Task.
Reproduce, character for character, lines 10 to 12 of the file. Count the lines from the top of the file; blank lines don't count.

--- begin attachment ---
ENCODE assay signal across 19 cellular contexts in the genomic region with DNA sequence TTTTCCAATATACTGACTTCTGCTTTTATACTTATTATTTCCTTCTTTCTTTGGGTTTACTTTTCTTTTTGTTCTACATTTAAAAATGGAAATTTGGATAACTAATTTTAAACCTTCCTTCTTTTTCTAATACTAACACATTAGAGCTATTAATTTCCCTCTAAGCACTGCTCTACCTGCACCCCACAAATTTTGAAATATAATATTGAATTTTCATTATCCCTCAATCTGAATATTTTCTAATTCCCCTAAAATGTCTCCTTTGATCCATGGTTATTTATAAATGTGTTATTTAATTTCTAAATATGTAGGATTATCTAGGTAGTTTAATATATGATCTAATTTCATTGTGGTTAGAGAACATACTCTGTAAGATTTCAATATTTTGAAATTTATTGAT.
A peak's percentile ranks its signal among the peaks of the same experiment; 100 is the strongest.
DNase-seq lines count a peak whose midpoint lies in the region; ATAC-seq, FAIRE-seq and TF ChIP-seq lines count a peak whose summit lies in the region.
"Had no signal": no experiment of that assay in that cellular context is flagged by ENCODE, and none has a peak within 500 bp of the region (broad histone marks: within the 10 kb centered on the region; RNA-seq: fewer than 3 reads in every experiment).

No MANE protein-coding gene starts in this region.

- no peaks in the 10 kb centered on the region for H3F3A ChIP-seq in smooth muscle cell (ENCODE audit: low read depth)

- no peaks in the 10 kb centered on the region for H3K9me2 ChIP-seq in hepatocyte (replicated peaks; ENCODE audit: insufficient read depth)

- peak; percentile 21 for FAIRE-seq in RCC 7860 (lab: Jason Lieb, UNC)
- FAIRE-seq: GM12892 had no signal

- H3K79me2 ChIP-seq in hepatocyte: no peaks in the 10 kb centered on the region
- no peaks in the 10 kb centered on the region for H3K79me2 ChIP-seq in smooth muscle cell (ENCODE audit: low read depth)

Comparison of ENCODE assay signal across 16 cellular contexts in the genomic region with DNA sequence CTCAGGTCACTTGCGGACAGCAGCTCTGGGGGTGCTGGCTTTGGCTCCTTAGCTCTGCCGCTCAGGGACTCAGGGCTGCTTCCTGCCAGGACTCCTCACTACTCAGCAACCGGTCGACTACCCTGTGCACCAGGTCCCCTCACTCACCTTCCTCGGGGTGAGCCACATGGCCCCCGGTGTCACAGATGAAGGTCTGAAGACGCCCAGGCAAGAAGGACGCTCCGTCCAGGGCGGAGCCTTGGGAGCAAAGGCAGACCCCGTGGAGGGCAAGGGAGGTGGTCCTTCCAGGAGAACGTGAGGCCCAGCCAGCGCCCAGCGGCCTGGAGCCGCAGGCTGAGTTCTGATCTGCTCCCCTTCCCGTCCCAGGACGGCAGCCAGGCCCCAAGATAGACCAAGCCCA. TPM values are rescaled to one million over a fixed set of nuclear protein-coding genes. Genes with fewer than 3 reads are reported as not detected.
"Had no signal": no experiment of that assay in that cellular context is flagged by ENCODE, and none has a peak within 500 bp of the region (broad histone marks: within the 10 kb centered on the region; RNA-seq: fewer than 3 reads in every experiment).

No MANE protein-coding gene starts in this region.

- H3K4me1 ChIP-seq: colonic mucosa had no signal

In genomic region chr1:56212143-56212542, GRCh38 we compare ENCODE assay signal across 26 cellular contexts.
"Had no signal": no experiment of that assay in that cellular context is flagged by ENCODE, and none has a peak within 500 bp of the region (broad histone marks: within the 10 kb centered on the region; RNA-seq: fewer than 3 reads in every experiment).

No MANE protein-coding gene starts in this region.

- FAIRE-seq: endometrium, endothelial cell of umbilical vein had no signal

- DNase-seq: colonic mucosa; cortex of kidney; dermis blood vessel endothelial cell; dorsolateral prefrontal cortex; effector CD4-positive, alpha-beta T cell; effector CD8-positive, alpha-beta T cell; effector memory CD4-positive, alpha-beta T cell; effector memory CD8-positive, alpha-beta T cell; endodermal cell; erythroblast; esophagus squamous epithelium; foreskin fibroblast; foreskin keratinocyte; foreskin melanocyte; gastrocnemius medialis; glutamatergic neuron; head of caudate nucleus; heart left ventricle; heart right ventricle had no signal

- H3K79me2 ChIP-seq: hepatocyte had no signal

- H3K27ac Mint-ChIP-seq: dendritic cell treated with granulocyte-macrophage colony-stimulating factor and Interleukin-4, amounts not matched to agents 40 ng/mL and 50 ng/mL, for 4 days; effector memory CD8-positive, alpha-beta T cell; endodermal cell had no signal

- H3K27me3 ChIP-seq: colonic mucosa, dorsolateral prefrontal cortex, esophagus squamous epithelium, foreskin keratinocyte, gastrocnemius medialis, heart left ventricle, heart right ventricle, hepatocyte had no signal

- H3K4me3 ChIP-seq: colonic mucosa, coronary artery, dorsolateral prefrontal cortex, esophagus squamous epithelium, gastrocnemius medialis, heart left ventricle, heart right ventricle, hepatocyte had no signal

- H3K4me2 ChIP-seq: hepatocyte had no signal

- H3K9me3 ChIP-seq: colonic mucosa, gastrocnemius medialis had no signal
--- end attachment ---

- H3K79me2 ChIP-seq in hepatocyte: no peaks in the 10 kb centered on the region
- no peaks in the 10 kb centered on the region for H3K79me2 ChIP-seq in smooth muscle cell (ENCODE audit: low read depth)

Comparison of ENCODE assay signal across 16 cellular contexts in the genomic region with DNA sequence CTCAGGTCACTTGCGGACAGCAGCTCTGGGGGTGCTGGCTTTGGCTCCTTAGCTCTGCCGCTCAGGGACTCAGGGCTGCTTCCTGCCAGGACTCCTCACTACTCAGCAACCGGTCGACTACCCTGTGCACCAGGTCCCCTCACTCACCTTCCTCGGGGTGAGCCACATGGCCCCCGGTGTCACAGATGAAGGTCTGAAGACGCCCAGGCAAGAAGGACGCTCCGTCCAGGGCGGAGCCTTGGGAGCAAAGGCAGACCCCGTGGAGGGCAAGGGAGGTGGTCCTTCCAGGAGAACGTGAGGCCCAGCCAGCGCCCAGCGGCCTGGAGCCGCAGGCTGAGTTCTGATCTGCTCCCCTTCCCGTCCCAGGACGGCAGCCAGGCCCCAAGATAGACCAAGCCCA. TPM values are rescaled to one million over a fixed set of nuclear protein-coding genes. Genes with fewer than 3 reads are reported as not detected.